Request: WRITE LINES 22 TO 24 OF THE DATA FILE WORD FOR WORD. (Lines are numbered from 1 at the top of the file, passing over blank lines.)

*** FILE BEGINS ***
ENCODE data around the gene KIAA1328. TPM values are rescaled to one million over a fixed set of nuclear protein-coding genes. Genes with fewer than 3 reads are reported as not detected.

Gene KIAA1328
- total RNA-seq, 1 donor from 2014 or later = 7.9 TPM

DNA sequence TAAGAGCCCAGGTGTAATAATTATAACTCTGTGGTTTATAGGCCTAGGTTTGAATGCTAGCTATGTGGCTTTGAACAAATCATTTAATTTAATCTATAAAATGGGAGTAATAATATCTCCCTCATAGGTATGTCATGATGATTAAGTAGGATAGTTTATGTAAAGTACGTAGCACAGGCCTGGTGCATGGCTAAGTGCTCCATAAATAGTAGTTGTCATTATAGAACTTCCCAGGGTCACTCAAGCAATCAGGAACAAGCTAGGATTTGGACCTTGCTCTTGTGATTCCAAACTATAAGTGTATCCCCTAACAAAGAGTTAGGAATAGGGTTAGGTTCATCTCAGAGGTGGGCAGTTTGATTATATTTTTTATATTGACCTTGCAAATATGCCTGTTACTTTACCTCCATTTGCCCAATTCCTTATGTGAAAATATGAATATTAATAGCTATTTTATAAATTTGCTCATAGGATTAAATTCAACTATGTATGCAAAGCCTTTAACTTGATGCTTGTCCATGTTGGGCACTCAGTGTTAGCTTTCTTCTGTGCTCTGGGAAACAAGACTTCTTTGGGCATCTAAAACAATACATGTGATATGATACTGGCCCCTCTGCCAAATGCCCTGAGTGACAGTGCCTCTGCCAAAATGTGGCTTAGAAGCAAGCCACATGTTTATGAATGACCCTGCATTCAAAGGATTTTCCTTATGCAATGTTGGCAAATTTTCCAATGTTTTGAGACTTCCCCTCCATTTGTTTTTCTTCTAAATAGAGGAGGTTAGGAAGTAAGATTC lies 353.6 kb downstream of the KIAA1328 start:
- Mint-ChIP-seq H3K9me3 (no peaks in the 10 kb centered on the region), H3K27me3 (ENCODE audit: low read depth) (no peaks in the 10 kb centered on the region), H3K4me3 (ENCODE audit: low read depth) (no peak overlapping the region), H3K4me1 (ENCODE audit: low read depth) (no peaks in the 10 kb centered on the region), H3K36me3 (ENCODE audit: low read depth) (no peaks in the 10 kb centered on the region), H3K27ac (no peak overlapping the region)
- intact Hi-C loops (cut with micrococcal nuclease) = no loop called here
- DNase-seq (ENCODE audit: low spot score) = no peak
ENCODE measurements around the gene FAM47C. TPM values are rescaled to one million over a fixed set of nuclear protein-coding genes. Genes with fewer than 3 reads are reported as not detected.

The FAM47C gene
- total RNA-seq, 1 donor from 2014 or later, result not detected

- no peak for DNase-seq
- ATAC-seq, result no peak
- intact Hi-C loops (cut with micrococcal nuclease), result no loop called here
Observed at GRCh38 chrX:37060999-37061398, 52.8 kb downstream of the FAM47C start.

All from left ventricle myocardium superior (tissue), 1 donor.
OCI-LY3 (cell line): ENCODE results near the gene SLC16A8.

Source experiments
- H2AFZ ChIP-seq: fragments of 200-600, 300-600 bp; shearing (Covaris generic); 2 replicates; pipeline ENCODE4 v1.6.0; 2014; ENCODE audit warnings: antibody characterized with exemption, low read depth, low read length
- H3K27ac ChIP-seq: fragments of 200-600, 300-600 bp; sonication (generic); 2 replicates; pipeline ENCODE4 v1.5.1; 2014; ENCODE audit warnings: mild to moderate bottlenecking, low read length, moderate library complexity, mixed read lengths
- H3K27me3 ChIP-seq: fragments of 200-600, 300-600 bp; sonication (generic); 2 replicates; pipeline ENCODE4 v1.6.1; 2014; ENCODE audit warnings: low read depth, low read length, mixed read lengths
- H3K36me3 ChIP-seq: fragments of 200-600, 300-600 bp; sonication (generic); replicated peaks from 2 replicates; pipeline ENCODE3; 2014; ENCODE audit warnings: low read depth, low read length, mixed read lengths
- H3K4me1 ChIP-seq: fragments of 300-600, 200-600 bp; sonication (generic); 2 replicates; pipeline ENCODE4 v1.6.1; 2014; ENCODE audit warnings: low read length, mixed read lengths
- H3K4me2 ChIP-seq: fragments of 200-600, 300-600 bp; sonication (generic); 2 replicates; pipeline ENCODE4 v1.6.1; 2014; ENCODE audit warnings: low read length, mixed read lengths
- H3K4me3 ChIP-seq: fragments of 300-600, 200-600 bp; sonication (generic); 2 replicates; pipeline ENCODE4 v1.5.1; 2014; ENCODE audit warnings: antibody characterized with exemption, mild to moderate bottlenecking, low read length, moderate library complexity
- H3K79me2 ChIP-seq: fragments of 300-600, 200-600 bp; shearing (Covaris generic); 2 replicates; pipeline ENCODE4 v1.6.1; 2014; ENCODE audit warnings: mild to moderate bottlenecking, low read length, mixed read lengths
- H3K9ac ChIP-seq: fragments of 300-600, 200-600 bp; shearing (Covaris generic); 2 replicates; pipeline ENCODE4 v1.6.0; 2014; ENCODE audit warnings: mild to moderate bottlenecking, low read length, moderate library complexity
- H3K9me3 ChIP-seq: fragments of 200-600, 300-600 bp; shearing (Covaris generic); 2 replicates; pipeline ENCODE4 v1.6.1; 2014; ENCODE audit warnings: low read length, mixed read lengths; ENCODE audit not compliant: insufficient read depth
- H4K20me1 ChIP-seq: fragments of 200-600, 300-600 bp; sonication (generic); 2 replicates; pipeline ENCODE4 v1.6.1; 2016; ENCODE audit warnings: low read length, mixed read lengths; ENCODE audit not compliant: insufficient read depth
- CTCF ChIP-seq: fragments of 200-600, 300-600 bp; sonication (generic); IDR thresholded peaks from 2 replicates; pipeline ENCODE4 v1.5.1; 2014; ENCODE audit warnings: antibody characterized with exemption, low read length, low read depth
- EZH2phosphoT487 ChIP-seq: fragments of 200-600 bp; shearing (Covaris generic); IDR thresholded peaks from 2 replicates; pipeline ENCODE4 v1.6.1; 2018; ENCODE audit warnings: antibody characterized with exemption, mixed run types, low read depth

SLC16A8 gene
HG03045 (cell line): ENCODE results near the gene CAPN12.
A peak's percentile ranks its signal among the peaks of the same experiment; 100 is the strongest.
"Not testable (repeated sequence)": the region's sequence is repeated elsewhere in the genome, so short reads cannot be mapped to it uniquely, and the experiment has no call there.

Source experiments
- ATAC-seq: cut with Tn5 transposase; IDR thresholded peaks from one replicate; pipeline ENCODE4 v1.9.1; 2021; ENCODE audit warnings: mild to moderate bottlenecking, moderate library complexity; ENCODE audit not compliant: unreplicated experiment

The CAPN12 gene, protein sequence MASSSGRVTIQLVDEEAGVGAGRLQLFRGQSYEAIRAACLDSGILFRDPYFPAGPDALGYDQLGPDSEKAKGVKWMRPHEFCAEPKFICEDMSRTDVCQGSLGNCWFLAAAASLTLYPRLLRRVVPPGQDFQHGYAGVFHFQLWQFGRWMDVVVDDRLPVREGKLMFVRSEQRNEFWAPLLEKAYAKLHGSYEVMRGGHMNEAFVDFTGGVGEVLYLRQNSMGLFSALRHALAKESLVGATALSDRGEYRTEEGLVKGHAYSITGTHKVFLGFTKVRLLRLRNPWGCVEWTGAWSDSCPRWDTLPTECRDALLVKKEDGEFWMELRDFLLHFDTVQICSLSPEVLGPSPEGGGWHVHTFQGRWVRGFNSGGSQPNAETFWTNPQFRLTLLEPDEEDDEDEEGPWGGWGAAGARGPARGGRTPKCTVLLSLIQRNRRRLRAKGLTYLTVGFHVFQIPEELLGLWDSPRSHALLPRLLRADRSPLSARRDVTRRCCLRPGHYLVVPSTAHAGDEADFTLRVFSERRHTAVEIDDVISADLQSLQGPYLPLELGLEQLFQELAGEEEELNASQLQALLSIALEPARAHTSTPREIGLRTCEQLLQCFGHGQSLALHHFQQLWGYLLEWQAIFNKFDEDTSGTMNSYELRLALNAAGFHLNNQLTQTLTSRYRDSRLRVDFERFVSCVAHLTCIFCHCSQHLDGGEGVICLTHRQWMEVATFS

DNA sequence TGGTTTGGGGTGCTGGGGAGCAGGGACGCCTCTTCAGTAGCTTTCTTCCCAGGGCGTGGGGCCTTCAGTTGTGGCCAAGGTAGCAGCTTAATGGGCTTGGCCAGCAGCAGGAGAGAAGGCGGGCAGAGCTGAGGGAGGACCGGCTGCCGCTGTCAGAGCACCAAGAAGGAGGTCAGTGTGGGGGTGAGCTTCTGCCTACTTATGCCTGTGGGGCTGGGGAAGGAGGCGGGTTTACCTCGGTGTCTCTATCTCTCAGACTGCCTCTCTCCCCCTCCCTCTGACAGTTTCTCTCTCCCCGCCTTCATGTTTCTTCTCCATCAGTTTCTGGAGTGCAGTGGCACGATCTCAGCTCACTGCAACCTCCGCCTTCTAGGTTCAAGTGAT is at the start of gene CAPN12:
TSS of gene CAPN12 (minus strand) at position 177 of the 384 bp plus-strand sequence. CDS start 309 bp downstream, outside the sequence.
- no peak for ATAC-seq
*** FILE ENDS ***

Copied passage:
- H3K4me1 ChIP-seq: fragments of 300-600, 200-600 bp; sonication (generic); 2 replicates; pipeline ENCODE4 v1.6.1; 2014; ENCODE audit warnings: low read length, mixed read lengths
- H3K4me2 ChIP-seq: fragments of 200-600, 300-600 bp; sonication (generic); 2 replicates; pipeline ENCODE4 v1.6.1; 2014; ENCODE audit warnings: low read length, mixed read lengths
- H3K4me3 ChIP-seq: fragments of 300-600, 200-600 bp; sonication (generic); 2 replicates; pipeline ENCODE4 v1.5.1; 2014; ENCODE audit warnings: antibody characterized with exemption, mild to moderate bottlenecking, low read length, moderate library complexity